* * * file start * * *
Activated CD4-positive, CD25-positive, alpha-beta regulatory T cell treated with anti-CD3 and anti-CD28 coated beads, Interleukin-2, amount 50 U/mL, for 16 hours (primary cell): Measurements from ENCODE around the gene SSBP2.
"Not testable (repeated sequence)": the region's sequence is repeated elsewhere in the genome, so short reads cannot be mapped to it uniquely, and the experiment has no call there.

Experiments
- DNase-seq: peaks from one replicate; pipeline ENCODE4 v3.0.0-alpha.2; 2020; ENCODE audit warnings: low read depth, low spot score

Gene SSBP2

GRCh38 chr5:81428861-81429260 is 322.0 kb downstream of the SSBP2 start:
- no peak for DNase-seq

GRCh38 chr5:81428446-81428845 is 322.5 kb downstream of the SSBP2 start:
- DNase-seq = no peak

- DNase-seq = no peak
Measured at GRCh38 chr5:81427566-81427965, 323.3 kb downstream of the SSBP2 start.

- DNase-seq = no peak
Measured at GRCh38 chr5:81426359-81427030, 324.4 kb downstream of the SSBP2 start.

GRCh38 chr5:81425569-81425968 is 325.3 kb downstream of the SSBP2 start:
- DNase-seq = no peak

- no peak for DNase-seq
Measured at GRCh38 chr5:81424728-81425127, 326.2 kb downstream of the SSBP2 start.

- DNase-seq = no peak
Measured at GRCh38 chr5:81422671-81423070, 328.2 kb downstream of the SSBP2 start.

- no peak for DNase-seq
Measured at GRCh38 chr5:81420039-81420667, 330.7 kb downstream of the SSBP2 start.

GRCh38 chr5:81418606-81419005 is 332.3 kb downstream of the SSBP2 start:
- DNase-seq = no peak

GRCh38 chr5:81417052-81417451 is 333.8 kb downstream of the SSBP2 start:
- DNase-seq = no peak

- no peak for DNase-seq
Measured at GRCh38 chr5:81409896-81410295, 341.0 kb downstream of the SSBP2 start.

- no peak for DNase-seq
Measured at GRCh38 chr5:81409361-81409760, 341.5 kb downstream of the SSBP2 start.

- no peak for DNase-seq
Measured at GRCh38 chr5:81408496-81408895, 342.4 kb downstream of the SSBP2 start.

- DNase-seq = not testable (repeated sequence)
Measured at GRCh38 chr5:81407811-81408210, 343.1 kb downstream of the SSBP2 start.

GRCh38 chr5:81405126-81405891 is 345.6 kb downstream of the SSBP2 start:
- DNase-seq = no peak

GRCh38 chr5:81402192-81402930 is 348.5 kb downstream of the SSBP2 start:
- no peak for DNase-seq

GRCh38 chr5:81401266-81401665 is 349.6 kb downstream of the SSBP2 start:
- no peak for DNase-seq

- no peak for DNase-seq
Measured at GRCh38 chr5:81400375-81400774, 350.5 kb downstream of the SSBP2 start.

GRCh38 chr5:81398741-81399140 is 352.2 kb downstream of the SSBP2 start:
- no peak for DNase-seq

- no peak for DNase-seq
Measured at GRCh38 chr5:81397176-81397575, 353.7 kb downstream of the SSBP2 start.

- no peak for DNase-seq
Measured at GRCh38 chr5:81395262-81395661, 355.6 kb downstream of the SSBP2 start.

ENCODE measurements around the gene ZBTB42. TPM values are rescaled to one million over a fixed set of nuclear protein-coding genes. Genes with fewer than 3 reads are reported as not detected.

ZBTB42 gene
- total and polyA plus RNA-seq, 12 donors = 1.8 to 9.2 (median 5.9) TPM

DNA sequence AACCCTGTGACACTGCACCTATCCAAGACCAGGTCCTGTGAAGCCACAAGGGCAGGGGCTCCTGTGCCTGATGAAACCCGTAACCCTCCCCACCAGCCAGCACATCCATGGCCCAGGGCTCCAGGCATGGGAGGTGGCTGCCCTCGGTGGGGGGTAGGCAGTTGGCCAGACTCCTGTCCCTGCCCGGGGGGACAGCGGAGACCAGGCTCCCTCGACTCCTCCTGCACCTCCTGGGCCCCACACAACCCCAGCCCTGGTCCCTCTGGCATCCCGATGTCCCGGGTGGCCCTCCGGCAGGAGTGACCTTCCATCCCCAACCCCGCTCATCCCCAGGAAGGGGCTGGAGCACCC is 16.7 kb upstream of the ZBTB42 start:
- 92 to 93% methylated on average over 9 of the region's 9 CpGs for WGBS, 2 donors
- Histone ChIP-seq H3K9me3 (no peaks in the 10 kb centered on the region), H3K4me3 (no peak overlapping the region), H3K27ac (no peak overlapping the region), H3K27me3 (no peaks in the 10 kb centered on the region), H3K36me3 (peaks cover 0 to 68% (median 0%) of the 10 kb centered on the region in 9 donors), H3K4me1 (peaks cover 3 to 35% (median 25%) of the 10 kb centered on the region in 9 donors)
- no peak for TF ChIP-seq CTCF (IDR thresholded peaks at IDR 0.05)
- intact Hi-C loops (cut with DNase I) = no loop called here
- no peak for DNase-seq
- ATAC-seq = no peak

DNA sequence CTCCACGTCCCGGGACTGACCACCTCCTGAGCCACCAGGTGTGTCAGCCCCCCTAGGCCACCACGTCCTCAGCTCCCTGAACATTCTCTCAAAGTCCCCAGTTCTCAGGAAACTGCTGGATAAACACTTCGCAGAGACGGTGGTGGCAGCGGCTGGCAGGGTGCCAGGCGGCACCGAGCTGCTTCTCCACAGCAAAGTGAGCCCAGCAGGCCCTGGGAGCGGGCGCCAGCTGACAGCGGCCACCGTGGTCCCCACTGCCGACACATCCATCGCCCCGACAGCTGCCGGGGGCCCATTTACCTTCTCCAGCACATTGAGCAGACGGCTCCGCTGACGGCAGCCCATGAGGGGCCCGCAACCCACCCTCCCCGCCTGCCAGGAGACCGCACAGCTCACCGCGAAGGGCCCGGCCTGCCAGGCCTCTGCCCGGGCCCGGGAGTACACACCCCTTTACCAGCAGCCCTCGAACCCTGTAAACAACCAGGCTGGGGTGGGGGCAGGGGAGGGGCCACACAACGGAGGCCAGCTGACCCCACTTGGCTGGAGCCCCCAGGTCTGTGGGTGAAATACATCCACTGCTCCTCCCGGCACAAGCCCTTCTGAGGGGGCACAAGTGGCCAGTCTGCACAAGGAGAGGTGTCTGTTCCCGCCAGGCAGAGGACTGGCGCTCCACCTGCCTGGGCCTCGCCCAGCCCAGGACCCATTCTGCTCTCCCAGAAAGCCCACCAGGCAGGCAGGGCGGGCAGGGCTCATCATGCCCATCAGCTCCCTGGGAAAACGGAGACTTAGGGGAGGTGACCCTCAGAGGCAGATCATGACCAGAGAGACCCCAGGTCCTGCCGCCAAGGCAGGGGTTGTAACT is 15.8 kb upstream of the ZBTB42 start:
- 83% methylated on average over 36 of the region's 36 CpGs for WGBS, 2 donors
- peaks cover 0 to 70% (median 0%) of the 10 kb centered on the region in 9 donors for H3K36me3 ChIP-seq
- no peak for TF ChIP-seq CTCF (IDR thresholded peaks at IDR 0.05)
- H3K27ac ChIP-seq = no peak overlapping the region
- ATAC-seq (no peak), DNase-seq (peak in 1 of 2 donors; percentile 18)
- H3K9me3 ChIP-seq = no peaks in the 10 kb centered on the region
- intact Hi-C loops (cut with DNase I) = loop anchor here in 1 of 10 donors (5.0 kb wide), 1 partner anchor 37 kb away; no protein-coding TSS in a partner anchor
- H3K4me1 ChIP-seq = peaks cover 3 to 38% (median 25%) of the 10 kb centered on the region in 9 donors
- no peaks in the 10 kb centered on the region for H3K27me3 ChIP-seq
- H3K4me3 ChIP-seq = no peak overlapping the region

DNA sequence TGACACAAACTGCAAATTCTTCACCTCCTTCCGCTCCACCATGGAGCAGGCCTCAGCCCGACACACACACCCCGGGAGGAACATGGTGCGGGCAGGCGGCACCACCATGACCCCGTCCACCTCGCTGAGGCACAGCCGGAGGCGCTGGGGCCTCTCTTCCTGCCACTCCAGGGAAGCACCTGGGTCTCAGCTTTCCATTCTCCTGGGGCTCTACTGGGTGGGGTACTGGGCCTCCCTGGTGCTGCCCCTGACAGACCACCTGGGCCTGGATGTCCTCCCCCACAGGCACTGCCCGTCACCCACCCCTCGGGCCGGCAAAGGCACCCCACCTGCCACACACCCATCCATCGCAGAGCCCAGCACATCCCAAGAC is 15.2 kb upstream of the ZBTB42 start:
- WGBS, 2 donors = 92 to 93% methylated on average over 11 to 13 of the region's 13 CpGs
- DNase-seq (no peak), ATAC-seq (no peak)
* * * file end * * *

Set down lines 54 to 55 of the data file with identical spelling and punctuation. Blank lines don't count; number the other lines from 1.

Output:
- no peak for TF ChIP-seq CTCF (IDR thresholded peaks at IDR 0.05)
- intact Hi-C loops (cut with DNase I) = no loop called here